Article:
South Africa ease visa restrictions, could help tourism

These measures will ensure the balance between national security and economic interests of the country, while child safety will not be compromised, Tshwete said.

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The South African government has announced steps to ease restrictions for visa applications which have met strong opposition for obsructing tourism.

Under the amendment, the Department of Home Affairs (DHA) will receive applications, including by post, and capture biometrics of travellers on arrival at ports of entry.

The previous regulations, implemented in late May last year, required tourists to apply for visas in person and have their biometrics captured at South African missions overseas.

To address concerns around the geographical spread of countries like China, India and Russia, certain measures will be put in place to ease the process of application, in particular for tourists, the DHA said.

The amendment was made according to a cabinet’s decision regarding the recommendations of the Inter-Ministerial Committee that President Jacob Zuma established in August 2015 to look at the unintended consequences and mitigate factors relating to the implementation of the Immigration Amendment Acts (2007 and 2011) and Immigration Regulations 2014, the DHA said.

“The law, as amended, will remain with adjustments to be made in implementation, to make it easier for people to comply,” DHA spokesperson Mayihlome Tshwete said.

As for the regulations requiring travelling children to present unabridged birth certificates in addition to their passports, the cabinet approved four processes, the DHA said.

One process is that child-travel requirements for outbound travelling will stay, including proof of parental relations through unabridged birth certificates, and, as necessary, parental consent.

In respect of inbound travel where visas are required, it will still be required that original birth certificates and, as necessary, parental consent or certified copies are submitted during the visa application process.

Requirements regarding unaccompanied minors will remain, like providing copies of the identity document or valid passport and visa or permanent residence permit of the person who is to receive an unaccompanied minor.

For visa-exempt countries a strong advisory will be issued, with travellers advised to have proof of relationship and consent from the absent parent/s or guardian/s, in case they are asked to provide such on arrival.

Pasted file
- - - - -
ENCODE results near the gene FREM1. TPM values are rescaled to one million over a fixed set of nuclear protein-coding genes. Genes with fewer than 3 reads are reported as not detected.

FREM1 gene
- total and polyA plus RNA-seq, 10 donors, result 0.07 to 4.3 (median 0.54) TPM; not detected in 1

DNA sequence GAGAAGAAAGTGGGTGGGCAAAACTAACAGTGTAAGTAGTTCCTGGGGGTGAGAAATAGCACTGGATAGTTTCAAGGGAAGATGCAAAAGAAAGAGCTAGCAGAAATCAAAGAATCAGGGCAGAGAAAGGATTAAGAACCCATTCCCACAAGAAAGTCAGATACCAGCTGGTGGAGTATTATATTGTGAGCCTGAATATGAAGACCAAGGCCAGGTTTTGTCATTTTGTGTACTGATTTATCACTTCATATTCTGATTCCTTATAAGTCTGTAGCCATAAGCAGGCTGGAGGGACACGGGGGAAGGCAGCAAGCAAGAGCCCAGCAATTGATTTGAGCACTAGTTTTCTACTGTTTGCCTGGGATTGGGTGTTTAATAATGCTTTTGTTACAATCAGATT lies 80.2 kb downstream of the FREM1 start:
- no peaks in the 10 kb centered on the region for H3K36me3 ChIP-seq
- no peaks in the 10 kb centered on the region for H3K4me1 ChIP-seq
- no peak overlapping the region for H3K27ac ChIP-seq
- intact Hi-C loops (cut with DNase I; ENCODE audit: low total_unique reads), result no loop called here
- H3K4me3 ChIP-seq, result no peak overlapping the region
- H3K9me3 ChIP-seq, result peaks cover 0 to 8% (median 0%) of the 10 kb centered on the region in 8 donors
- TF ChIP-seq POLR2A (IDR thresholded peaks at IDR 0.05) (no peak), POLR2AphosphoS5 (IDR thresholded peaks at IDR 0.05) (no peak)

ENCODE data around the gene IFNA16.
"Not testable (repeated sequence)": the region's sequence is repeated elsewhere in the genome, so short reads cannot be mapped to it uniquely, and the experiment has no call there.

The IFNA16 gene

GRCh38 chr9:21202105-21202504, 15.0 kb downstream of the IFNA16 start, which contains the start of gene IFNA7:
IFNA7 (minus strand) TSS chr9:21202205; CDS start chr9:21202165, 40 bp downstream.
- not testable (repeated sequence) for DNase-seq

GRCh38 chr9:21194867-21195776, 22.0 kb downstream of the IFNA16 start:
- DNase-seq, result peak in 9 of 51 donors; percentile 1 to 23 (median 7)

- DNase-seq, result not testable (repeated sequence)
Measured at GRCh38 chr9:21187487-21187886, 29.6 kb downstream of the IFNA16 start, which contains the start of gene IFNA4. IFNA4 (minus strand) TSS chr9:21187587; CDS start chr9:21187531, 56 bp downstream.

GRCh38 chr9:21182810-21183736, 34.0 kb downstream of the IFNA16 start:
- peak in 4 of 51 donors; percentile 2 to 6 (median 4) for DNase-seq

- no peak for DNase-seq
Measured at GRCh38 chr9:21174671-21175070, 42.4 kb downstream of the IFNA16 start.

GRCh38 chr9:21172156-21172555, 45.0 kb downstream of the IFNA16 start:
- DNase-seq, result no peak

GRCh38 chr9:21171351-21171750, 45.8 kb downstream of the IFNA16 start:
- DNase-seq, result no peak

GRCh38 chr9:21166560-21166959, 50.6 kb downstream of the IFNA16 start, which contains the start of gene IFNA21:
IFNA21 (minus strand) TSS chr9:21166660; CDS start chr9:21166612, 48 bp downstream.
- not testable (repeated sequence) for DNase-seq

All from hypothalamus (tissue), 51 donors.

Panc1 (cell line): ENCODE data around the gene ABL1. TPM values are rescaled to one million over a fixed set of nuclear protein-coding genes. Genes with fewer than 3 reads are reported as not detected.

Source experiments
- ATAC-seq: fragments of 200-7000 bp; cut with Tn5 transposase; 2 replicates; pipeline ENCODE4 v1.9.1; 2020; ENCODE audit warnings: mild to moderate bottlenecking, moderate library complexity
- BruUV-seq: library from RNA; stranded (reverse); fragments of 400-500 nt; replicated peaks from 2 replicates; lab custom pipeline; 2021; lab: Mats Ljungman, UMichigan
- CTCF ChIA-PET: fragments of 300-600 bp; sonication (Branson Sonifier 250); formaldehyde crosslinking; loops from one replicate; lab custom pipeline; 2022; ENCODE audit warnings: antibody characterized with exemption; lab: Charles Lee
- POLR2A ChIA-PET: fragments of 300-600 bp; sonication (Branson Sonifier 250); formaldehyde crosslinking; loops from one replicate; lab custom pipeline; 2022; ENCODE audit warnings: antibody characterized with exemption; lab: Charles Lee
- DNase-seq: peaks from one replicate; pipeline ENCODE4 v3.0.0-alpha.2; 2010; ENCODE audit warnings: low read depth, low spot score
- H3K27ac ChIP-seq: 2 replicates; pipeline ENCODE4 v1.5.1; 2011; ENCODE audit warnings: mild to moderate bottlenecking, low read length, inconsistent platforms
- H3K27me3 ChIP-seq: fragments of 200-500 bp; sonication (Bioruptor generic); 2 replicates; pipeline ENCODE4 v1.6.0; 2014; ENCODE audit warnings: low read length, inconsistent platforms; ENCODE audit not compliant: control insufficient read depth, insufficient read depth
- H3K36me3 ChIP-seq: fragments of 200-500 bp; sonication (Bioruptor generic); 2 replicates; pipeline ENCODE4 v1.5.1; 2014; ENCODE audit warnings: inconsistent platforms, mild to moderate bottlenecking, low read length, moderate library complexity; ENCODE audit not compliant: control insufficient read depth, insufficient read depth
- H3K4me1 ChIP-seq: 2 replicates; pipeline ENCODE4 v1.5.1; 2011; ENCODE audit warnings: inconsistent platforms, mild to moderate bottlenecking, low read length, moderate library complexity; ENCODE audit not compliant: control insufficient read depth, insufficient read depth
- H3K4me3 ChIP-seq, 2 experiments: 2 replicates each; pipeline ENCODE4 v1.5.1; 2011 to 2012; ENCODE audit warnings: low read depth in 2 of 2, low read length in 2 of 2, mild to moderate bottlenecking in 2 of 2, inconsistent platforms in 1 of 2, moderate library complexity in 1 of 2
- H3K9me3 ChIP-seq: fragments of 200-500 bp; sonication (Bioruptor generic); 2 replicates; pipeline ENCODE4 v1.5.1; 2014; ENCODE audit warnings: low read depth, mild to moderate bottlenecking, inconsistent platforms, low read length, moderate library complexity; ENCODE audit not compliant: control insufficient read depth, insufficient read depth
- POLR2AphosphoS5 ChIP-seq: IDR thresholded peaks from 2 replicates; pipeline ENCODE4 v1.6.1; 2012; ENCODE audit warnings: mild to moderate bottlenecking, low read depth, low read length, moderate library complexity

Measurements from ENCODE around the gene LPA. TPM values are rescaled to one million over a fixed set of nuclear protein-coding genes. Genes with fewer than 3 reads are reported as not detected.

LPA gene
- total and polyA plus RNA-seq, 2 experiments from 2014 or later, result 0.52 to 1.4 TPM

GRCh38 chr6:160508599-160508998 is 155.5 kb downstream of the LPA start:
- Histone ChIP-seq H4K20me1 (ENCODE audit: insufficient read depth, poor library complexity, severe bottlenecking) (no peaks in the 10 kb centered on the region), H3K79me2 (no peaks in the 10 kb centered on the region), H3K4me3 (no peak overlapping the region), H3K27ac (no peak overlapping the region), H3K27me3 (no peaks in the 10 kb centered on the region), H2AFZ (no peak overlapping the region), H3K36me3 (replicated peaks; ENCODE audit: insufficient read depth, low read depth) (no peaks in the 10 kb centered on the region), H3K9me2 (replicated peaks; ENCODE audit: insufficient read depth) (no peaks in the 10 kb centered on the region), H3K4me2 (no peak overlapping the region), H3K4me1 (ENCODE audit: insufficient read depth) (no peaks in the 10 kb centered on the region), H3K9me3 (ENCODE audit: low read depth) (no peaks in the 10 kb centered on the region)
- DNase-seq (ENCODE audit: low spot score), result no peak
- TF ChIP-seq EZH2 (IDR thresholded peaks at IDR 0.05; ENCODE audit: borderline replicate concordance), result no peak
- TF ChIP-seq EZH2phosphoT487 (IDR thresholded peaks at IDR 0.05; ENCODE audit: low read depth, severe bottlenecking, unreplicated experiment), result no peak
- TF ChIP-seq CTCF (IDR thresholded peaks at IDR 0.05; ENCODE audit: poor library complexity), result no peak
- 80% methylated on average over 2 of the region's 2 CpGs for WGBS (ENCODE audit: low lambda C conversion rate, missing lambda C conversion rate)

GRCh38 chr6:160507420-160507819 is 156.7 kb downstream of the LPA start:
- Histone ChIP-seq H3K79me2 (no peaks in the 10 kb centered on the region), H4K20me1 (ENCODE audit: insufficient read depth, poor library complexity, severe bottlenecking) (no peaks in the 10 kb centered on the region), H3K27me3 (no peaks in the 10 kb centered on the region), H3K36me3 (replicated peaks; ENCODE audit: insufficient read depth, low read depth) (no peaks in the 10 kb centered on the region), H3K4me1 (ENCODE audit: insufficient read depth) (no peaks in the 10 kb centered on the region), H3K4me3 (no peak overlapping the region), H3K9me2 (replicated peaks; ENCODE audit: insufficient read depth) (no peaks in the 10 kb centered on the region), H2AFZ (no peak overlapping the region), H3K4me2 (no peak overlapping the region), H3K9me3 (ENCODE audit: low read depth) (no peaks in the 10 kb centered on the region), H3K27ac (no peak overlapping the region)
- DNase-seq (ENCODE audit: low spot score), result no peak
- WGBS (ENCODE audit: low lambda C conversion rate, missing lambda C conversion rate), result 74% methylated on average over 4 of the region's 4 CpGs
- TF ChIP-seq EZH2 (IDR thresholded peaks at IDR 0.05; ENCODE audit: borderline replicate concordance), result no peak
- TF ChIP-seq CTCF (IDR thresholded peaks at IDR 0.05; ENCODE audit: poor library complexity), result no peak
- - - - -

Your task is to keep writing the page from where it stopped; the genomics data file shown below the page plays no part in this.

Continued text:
The cabinet has mandated DHA to put in place the necessary legal instruments to give effect to this decision. The status quo will remain until such time the DHA has provided a legal instrument for this category of travellers. In the meantime travellers are encouraged to comply, Tshwete said.

Within the next three months, the DHA will implement the capturing of biometrics at ports of entry starting with the OR Tambo International Airport in Johannesburg, the King Shaka Airport in Durban and the Cape Town Airport, according to Tshwete.

The DHA will also look at introducing an Accredited Tourism Company Programme for countries like China, India and Russia, he said.

Other measures include considering a long-term Multiple Entry Visa for a period exceeding three months and up to three years for frequent travellers (for business meetings), business people and academics, allowing principals to issue letters confirming permission for children to travel on school tours and extending the validity of the parental consent affidavit to six months.

Within a year, the DHA will add visa facilitation centres, including in Zimbabwe, United Arab Emirates and Botswana, consider a visa-waiver for India, China, Russia and other countries, and consider granting a certain category of frequent travellers (business and academics) from Africa a 10-year Multiple Entry Visitor’s Visa.

These measures will ensure the balance between national security and economic interests of the country, while child safety will not be compromised, Tshwete said.


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